12 March we released a new Economic Outlook with updated real-economic forecasts for 2014 and 2015. We also updated our longer-term financial forecasts for central banks, rates, FX and commodities. We have made no changes since then, but this slide set is intended to give a quick overview of our main financial forecasts.
Johnny Bo Jakobsen
Johnny Bo Jakobsen is Nordea Markets' Chief Analyst on the US. He is responsible for Nordea's view on the US economic outlook and Fed policy.
Johnny has been with Nordea for 15 years and during that time he has also covered Japan, the UK and Denmark. Prior to joining Nordea, Johnny worked at the Danish Ministry of Economic Affairs and he holds an M.Sc. (econ) from the University of Aarhus.
We are sceptical that there is as much slack in the labour market as the Fed indicates. As a matter of fact, we believe the unemployment rate is most likely overstating slack. Signs of increasing labour market pressures in H2 2014 are the reason we expect that USD rates will start trending up again and that the USD will strengthen.
The big surprise from the Fed today was that the projections of the FOMC participants point to a slightly more aggressive path for interest rate increases in 2015 and 2016.
Flight-to-quality flows have pushed bond yields lower again, and risks remain tilted towards lower yields, as tensions between Russia and the EU/US over Ukraine / Crimea could easily escalate. On the central bank front, the ECB is struggling with a strong currency. More on this in this months edition of European FI Strategy.
The FOMC meeting is the highlight of next week, in an otherwise light calendar. Will the Fed stay the course? Find our expectations here.
Today’s stronger-than-expected payrolls data are a very positive sign because the details even suggest that the unusually cold weather was an important drag on February’s jobs growth. As a result, the report supports our view that US economic activity indicators more generally will snap back once the weather normalises.
Scandinavian key figures are the main events next week. Price data from both Sweden and Norway could have a large impact on their respective central banks. Find our expectations here.
We have an action-packed week ahead of us, with non-farm-payrolls, ISM and central bank meetings in Europe and UK. Find our expectations here.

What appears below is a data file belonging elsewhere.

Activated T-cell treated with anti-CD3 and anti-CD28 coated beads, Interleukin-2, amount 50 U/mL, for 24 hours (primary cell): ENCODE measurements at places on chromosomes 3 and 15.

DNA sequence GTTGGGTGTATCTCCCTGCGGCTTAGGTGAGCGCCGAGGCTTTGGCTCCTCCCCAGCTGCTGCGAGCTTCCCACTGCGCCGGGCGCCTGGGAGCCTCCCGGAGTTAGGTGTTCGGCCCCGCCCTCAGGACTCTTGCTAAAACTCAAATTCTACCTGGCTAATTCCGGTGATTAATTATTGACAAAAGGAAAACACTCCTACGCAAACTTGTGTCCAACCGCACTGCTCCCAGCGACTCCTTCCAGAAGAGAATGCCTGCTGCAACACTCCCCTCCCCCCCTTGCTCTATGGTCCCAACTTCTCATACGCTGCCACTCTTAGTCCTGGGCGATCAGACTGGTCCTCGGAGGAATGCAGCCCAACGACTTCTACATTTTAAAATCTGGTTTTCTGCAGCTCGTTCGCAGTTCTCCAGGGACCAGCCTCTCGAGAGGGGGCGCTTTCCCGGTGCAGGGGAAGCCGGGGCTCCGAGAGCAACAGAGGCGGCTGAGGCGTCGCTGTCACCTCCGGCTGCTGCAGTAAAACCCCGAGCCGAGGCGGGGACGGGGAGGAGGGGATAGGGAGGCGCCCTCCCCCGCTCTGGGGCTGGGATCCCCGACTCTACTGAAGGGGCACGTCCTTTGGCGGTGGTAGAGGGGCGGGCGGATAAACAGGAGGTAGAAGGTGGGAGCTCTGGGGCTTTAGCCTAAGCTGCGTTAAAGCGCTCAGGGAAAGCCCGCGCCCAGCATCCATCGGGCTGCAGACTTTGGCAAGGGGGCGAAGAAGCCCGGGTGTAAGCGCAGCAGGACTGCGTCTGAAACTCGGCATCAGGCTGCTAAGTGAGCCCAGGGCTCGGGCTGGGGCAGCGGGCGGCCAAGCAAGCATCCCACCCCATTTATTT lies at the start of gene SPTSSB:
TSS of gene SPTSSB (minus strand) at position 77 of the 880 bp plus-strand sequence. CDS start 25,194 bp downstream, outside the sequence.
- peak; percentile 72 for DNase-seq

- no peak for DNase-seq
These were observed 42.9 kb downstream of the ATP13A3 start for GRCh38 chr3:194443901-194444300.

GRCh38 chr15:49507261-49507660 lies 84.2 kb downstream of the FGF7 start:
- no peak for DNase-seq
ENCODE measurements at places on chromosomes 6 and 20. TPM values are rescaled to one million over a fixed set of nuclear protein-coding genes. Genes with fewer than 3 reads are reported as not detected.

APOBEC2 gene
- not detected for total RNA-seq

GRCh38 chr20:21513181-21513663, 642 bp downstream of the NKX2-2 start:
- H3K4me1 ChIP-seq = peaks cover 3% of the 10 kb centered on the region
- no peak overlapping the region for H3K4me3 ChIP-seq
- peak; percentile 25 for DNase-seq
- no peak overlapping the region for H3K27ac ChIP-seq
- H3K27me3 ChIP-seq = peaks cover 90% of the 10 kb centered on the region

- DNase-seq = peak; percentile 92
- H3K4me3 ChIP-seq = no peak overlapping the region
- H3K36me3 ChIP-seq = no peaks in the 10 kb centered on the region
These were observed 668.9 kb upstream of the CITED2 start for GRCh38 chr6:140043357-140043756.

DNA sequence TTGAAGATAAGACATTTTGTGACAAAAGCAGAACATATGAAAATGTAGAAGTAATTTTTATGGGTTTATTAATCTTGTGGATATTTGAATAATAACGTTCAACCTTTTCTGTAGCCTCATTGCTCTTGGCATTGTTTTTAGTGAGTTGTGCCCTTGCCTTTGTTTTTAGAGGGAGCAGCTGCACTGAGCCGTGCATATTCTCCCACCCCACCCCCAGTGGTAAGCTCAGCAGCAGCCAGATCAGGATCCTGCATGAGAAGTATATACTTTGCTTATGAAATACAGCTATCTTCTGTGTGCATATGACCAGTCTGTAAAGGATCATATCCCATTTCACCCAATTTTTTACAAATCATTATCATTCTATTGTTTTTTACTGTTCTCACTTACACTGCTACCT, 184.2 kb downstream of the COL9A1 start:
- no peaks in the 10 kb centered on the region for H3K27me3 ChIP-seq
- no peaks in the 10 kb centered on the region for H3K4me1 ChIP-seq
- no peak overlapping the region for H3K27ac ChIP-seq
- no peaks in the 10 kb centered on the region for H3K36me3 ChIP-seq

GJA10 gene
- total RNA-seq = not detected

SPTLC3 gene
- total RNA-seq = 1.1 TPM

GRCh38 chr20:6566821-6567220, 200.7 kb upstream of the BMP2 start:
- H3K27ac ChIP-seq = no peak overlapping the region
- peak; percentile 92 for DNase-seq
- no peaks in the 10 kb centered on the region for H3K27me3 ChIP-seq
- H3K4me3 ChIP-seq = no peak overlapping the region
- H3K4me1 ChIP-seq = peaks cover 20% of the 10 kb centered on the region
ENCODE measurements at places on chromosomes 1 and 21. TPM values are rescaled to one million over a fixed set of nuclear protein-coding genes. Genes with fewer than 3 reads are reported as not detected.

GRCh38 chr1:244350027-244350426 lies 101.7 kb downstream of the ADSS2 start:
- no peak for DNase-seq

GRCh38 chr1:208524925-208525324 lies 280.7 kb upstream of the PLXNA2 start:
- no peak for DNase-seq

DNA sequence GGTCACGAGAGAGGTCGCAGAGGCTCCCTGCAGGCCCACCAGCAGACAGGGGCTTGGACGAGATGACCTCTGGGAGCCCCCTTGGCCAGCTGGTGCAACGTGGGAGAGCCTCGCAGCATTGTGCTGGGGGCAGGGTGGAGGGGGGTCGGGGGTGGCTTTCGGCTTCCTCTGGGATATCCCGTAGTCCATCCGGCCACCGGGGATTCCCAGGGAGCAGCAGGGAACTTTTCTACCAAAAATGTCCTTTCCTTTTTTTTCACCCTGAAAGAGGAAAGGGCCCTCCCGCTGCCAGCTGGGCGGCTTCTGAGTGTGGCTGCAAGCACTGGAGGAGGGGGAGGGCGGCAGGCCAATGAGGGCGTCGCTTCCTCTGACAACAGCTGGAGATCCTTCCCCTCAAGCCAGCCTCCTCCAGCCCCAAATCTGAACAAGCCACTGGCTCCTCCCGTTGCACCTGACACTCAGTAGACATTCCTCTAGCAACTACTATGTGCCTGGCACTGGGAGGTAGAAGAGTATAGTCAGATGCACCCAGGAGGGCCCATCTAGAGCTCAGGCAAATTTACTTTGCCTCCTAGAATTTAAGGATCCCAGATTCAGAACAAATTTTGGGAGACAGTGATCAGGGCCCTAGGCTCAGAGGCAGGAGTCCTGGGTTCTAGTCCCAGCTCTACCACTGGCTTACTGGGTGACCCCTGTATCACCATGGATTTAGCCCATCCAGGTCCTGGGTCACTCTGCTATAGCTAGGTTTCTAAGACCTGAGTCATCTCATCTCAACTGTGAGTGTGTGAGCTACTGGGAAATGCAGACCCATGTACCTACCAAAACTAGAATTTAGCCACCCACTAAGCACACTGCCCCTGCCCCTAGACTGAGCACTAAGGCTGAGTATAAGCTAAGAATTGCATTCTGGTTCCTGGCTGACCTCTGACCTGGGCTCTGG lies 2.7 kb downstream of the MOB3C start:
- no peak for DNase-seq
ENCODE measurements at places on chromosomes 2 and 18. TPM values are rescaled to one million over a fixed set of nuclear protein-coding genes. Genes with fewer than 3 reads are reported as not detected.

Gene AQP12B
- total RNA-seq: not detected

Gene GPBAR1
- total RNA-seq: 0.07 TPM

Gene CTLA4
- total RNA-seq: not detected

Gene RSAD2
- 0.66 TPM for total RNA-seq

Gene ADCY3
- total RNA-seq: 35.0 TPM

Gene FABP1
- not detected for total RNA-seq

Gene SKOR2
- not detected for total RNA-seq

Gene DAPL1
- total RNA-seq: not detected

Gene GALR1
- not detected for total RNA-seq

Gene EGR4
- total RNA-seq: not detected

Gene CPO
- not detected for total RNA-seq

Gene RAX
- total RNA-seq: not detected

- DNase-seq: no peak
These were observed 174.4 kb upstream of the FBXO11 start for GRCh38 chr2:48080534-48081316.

We have updated our financial forecasts
Concerns that the US recovery in losing steam are misplaced, in our view. However, with the weather having been just as severe in February, we might not see significantly stronger US data for still some weeks to come. Will markets look through more (weather-induced) data weakness?
Central Bank meeting minutes from both UK and US are the main events next week. Moreover we will have price data from both US, UK and Sweden as well. Find our expectations for the upcoming week here.
As expected, Fed chairman Janet Yellen gave no new policy signals today in her first public remarks since becoming Fed chairman on 3 February. Thus she indicated that the Fed will likely push on with the taper.
Today’s jobs report was a mixed bag, but weaker-than-expected payrolls will likely add to the recent market concern that the US recovery might be coming off the rails. The details suggest that the weather was not the reason for the weak payrolls gain.
Next week we get GDP figures from the Euro zone where we hope to see a 0.3% q/q increase. The inflation report from UK will attract a lot of attention as the pound could use a positive report. From the US it is a quiet week with highlight being Fed Chairman Janet Yellen testifies to the House.
Yet again, a fresh battle over the federal debt ceiling is looming and the issue will likely grab the market’s attention, at least for a while.
Colder-than-normal weather in the US probably helped slow manufacturing activity last month, but there might be more to the weakness than just bad weather. Stay tuned!